If you’re spotting posts on social media that feature green and white dots, Wordle is responsible.
Created by Josh Wardle back in 2013 as a side-project, Wordle was revived in 2020 as a way for him and his partner to play each day during the pandemic. In three months since he made the game public in November, it’s amassed more than 300,000 players playing daily.
Its ubiquity is in its simplicity. There’s no mobile app to download from Apple’s App Store or Google’s Play Store, there’s only a website and a way to share your results on social media.
If you fancy having a go yourself to see what all the fuss is about, here’s how to play the game each day if you’re curious to jump in and have a go.
How do you play Wordle?
Every day at midnight, a new word is posted on the site, where you need to guess the five-letter word in six tries or less. If you type in a word that features yellow colors, these are correct but in the wrong order. However, letters highlighted in green are correct and in the right order, so you can attempt to guess the word in other tries, with keeping the letters that are green in the same place.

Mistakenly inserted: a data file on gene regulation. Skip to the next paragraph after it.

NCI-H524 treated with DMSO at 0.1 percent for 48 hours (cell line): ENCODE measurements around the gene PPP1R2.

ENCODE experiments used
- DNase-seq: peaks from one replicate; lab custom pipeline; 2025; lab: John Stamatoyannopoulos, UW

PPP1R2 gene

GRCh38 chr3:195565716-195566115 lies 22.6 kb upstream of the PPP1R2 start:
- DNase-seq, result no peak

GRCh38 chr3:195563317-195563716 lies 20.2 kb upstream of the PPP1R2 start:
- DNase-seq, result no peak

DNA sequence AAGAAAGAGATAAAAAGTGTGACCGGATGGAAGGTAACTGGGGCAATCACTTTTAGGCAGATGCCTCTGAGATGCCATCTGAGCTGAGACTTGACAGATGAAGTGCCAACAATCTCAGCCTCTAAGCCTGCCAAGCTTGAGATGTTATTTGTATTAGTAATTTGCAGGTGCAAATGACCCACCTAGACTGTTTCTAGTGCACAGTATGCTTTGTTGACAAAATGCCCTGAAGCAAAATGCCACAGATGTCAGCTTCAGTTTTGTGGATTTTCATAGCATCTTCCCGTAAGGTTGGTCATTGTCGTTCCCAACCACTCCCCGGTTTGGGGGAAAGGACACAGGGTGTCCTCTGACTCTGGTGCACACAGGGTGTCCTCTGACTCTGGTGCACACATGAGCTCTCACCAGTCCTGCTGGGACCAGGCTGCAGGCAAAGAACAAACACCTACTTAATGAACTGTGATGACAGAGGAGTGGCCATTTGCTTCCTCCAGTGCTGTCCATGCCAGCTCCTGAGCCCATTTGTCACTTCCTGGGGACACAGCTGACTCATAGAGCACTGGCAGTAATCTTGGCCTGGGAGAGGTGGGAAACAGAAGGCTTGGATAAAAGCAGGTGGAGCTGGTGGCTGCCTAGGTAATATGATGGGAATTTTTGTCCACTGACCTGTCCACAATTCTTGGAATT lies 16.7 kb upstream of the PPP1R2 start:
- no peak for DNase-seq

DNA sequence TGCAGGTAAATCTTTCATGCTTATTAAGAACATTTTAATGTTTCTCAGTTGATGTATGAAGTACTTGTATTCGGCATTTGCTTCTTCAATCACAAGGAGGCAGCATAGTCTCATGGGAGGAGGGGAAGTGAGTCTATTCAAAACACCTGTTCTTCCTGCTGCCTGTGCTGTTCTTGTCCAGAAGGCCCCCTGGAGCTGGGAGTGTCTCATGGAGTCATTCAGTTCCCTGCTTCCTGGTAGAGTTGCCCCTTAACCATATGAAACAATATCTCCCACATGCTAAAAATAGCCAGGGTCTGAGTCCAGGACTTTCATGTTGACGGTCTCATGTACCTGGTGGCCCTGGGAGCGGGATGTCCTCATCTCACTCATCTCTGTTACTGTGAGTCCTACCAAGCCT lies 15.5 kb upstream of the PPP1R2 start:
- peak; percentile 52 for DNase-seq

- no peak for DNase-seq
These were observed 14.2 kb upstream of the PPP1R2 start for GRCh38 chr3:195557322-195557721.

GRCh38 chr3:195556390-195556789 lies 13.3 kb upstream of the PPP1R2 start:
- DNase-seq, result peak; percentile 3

Thanks to your web browser, Wordle will remember your streak for however long you guess the correct word. You can also share this to your social site of choice in the form of a grid, to show your friends how quickly you figured out today’s word.
Wordle 201 4/6🟨⬛⬛🟨⬛⬛🟩🟩⬛⬛🟩🟩🟩⬛⬛🟩🟩🟩🟩🟩January 6, 2022
Plans for the future?
Wardle has no current plans to make Wordle chargeable, telling BBC Radio 4 Today (at 1:26:40) that he sees no need for it. “I’m not making money from it; there are no ads, no plans to monetize. I don’t intend to. Why can’t something just be fun?”
But there are 2,500 words that have been organized by Wardle to appear in the game each day, after looking at all of the five-letter words in the dictionary, and whittling them down. As they’re randomized, Wardle doesn’t know which word is coming next.
So far it’s an addictive game, but time will tell if it’s still a game we’ll be playing by the end of the year, or whether we’ll see Wordle evolve into its own app.